It is thus not necessary, in order to satisfy Rule 11, supra, that the trial court make a formal determination of the defendant's understanding of the guilty plea. United States v. Davis, 7 Cir., 212 F.2d 264, 267 (1954); Turner v. United States, 8 Cir., 325 F.2d 988, 989-990 (1964); Gundlach v. United States, 4 Cir., 262 F.2d 72, 76 (1958). The court, of course, must be responsibly satisfied that the defendant knew what he was doing in pleading guilty and that his plea was voluntary. Turner, supra; United States v. Swaggerty, 7 Cir., 218 F.2d 875 (1955).

39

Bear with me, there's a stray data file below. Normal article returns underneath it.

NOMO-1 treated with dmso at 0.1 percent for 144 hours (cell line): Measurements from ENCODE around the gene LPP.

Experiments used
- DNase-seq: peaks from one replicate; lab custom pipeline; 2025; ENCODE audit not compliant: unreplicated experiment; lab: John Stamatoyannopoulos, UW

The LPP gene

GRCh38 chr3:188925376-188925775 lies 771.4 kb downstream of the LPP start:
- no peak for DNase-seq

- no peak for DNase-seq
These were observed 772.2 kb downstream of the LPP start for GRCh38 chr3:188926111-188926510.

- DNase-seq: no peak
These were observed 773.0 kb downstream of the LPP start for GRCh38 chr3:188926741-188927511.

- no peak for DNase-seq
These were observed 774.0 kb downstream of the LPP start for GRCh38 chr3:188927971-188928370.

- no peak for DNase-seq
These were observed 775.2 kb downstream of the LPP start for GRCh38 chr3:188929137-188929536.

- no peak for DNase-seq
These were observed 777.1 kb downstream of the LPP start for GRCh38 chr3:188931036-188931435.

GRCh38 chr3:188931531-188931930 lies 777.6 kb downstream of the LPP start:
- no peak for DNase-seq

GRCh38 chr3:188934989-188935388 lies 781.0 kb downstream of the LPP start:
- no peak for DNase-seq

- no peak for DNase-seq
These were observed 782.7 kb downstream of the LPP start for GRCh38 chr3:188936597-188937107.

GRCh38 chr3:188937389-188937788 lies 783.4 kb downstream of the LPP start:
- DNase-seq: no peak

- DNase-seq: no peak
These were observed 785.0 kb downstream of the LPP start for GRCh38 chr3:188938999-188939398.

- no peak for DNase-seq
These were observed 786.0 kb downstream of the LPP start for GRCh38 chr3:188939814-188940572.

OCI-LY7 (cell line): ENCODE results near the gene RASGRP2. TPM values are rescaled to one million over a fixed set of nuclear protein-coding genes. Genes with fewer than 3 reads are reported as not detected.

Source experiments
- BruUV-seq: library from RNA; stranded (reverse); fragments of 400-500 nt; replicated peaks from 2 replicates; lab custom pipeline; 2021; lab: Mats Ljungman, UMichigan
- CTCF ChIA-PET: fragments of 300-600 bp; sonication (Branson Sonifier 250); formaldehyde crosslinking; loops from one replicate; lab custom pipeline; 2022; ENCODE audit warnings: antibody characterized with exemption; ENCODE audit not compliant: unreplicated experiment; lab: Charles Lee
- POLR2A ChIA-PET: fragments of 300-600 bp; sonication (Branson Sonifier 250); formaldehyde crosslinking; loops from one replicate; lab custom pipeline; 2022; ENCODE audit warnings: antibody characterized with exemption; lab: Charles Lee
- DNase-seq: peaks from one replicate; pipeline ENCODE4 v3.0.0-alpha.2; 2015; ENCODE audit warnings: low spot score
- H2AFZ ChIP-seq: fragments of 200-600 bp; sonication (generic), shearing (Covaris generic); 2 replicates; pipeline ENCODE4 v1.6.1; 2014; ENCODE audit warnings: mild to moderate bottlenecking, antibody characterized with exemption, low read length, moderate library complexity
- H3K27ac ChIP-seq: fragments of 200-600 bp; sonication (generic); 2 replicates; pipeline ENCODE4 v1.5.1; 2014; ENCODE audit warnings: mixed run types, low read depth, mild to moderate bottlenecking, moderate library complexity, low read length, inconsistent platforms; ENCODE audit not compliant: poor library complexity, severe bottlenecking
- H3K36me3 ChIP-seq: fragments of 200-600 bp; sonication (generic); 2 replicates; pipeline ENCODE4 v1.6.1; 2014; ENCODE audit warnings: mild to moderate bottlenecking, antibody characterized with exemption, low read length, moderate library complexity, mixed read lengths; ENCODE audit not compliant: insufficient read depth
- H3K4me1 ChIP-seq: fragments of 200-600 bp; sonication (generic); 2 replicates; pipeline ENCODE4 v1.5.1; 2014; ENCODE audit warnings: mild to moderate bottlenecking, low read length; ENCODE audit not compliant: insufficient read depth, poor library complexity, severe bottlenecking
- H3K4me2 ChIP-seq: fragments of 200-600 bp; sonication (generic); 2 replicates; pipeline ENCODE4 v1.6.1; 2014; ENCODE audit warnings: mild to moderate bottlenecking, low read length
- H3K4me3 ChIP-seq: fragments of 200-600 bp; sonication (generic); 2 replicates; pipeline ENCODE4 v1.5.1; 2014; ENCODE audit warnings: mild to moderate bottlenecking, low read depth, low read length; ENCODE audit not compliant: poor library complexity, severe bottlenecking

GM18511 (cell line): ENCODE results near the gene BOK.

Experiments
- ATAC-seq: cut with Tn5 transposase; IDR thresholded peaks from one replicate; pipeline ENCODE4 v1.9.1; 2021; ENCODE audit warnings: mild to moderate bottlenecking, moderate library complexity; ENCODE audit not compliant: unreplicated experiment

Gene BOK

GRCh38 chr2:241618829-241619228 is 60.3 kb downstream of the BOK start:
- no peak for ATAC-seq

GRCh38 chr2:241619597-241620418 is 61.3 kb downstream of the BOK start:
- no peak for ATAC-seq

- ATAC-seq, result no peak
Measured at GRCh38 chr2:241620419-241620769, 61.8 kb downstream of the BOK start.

From the record and oral argument, the following facts have been made clear. Rizzo was furnished with a copy of the indictment and was free to read it. At arraignment, he waived the reading of the indictment and pleaded not guilty. At trial, after the Government moved to dismiss Count II of the indictment, and after a brief recess, Rizzo, by his counsel, advised the court that he wished to withdraw his not guilty plea and plead guilty to Count I of the indictment. Rizzo had the benefit of consultation with his lawyer respecting his case and his plea, represented to the court that he had such consultation and that he was satisfied with it, and advised the court that no promises had been made to him in return for his plea of guilty. Rizzo was advised of the possible maximum penalty which the court could impose on him under his plea of guilty. Finally, the court did not accept the guilty plea summarily, but acted after conversation with and observation of Rizzo, which put the court in a position to make an assessment of Rizzo's demeanor.